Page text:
Credit for the piece goes to the Economist graphics department.

All Hail the Nurses and Working People

Let’s start this week with a quick hit on popularity and politics. It ties in nicely with the fact that my local congressman, a Republican, announced on Sunday he would not be seeking re-election in a very competitive district.

This piece in particular comes from the Economist and in terms of form, it is fairly simple. A scatter plot tackling the popularity of groups of people and specific politicians divided by whether the respondent is Republican or Democratic.

A nation divided…
A nation divided…

The reason I really like this scatter plot are the inclusion of the keys at the four corners. The split between Republicans and Democrats is fairly obvious and nicely coloured. But the little keys really help to clear up any confusion about what is happening as groups of people fall closer to one corner or another. The keys were a small and subtle, but very important design decision.

But what does it all mean? Well, as the headline says, we both rate favourably nurses and working people. Less so Congress and Mitch McConnell.

Credit for the piece goes to the Economist’s graphics team.

Russia Tomorrow

In news that surprises absolutely nobody, Russia “re-elected” Vladimir Putin as president for another six-year term. The Economist recently looked at what they termed the Puteens, a generation of Russians born starting in 1999 who have no memory of a Russia pre-Vladimir Putin.

This piece features a set of interactive dot plots that capture survey results on a number of topics that are segmented by age. It attempts to capture the perspective of Puteens on a range of issues from their media diet to foreign policy outlook to civil rights.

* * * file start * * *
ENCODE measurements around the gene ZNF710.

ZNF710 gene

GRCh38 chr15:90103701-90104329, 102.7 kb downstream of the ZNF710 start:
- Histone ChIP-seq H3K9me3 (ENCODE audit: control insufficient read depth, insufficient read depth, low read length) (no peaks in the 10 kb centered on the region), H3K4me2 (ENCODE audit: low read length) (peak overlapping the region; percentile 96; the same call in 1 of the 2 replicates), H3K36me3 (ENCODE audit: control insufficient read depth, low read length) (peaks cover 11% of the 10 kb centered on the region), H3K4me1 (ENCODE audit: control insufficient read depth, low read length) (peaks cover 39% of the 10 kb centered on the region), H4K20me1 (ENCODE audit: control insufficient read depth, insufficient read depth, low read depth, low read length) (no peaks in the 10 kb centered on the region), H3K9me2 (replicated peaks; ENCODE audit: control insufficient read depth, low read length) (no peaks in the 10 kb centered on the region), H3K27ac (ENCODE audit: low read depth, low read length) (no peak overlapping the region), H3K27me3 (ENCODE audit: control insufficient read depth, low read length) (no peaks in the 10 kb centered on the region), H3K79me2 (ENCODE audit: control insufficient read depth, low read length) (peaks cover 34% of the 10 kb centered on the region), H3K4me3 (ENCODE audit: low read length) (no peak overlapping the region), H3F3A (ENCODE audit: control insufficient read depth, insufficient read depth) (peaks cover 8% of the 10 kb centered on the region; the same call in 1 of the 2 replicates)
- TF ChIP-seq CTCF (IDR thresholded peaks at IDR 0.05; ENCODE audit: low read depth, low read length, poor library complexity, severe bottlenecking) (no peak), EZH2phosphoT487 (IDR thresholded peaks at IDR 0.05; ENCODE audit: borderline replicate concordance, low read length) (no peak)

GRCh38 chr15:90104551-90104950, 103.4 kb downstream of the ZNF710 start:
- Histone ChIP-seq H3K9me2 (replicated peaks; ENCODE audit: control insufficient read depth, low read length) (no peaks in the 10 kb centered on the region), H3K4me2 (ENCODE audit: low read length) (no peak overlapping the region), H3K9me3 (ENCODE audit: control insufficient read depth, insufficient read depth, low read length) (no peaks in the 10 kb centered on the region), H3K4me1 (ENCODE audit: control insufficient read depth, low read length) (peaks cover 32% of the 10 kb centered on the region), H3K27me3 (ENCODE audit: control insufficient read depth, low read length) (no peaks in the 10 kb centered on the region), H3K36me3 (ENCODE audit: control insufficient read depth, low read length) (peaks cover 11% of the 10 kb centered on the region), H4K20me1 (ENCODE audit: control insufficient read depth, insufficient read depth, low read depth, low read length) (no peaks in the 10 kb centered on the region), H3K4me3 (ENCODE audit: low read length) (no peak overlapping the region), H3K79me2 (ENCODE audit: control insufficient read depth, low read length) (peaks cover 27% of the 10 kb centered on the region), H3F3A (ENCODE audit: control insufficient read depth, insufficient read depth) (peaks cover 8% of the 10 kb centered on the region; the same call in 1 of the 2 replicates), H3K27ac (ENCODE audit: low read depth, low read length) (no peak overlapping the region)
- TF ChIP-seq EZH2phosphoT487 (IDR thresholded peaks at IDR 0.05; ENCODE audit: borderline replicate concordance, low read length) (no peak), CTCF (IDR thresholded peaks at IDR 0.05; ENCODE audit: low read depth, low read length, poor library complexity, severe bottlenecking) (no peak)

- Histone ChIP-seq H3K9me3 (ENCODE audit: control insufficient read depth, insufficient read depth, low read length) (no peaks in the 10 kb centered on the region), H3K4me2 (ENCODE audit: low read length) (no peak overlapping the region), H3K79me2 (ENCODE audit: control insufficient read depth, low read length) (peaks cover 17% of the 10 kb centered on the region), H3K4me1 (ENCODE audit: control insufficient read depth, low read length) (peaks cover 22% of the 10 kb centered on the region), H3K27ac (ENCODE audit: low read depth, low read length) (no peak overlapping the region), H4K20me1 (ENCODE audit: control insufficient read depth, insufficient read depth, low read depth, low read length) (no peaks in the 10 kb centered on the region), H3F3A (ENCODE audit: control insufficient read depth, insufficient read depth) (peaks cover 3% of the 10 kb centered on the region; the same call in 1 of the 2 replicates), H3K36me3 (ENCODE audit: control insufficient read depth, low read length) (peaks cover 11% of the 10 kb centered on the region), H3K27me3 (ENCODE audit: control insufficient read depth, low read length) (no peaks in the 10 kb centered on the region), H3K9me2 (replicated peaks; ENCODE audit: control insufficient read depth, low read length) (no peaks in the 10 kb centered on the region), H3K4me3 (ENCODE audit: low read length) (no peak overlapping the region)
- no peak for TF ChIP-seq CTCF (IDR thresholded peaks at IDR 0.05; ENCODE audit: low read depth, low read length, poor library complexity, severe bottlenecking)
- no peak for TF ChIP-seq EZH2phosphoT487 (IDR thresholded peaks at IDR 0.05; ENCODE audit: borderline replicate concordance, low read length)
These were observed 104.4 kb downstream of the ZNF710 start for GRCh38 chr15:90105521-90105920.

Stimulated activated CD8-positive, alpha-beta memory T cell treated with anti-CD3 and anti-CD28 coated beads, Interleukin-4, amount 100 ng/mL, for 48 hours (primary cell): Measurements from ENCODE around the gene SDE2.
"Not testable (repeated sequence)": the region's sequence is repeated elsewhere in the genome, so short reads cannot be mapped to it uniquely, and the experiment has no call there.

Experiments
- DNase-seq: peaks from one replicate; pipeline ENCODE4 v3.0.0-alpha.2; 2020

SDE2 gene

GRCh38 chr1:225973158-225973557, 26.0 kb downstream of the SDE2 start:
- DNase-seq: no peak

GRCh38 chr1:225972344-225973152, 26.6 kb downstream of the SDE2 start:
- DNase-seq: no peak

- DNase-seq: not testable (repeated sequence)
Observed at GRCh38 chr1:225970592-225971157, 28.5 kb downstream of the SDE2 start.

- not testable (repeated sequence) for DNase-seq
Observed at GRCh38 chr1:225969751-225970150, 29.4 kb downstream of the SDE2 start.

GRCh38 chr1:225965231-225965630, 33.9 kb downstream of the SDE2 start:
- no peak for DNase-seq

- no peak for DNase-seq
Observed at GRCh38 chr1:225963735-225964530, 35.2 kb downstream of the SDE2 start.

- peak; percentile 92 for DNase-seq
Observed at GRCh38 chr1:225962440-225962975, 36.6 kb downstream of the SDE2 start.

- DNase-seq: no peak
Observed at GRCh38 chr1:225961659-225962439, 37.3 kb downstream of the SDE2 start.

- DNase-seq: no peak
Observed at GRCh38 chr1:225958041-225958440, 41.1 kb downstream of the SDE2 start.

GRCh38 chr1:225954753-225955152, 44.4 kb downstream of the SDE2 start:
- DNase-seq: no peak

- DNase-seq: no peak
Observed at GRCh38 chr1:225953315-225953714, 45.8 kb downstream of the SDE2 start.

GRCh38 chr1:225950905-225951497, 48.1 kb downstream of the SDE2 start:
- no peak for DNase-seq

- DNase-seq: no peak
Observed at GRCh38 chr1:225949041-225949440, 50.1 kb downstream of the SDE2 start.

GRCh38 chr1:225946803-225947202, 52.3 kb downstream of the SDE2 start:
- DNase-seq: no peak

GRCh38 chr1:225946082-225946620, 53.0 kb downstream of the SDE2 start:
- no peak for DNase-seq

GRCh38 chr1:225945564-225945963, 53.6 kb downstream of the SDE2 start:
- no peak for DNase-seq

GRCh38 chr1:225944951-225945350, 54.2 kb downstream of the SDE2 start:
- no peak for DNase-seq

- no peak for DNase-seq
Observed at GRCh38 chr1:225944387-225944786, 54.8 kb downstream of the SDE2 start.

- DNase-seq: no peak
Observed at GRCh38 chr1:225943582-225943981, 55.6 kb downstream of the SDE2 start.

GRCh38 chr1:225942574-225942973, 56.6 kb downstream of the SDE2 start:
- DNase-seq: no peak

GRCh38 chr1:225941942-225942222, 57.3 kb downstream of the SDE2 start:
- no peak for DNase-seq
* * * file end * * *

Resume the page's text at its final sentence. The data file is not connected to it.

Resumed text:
The ideas of youth…
The ideas of youth…

The design is largely effective. The Puteen generation sticks out clearly as the bright red to the cool greys. And more importantly, when the dots would overlap they move vertically away from the line so users can clearly see all the dots. And on hover, all the dots of the same age cohort’s interest are highlighted. I think one area of improvement would have been to apply that same logic to the legend to allow the user to scroll through the whole dataset without always having to interact with the chart. But that is a minor bit on an otherwise really nice piece.

Credit for the piece goes to the Economist’s graphics department.

The Russian Threat

A few days ago a former Russian spy and his daughter were poisoned with a nerve agent, e.g. VX, in Salisbury, England. Over a decade ago, another former Russian spy, Alexander Litvinenko, died in London after being poisoned with polonium, a highly radioactive substance produced inside nuclear reactors, placed inside his tea. Russia’s spies are still a threat in the 21st century, at least attempting to assassinate people they choose in Western cities and capitals.